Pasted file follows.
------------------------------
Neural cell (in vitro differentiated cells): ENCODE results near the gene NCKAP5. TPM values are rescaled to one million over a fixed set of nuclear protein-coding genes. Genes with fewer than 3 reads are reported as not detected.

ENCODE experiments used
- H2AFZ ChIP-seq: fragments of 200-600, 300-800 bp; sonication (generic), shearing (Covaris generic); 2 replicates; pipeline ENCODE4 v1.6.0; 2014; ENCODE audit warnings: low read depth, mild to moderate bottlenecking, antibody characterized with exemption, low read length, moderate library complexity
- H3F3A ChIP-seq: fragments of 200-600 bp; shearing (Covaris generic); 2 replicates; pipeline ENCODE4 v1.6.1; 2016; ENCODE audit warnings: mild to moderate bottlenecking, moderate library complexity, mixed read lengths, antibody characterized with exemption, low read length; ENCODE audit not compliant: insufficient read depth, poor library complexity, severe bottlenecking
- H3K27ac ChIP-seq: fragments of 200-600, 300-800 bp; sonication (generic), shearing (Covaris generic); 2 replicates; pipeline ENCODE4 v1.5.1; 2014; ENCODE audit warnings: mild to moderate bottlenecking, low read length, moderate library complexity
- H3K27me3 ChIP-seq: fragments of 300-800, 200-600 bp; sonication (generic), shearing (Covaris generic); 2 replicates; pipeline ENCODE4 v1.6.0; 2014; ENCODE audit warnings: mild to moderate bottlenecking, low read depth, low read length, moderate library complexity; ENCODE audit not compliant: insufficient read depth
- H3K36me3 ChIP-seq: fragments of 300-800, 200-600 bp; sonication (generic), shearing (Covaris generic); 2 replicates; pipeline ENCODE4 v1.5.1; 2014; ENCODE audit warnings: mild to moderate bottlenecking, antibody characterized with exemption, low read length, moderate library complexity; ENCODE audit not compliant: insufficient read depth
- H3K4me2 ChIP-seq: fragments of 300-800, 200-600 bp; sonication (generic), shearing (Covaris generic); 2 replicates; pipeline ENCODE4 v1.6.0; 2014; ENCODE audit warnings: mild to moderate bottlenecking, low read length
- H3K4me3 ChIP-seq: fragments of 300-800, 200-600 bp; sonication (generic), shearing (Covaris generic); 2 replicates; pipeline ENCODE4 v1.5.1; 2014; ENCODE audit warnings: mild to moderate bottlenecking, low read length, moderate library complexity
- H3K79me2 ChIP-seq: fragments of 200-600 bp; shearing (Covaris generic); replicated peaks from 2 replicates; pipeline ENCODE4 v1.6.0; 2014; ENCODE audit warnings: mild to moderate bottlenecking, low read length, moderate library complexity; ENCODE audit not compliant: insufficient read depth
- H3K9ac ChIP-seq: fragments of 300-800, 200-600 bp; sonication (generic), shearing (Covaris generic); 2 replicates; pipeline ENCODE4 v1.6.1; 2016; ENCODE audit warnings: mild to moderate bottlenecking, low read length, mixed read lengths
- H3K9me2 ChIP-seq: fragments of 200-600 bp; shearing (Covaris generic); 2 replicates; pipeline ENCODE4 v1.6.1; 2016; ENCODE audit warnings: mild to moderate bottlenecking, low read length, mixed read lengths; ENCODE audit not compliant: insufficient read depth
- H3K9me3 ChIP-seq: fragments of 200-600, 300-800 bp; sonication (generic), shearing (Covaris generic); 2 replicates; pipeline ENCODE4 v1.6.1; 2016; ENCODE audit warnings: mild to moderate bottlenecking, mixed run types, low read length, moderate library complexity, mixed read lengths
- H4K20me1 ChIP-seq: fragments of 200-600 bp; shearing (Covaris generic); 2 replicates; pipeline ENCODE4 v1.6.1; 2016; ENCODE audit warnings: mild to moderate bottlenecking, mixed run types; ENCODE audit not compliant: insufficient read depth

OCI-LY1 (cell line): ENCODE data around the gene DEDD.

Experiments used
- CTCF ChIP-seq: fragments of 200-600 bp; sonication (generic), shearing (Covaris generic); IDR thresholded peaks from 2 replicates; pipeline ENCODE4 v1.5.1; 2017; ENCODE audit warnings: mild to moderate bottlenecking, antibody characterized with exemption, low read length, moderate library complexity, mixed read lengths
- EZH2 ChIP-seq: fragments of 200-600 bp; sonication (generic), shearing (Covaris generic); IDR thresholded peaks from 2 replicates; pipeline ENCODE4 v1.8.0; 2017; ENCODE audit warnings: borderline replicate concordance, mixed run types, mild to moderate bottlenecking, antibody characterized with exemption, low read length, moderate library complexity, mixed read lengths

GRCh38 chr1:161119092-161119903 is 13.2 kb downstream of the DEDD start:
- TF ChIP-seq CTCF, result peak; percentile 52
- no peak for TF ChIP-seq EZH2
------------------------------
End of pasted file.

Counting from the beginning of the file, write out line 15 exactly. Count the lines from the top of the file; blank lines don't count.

OCI-LY1 (cell line): ENCODE data around the gene DEDD.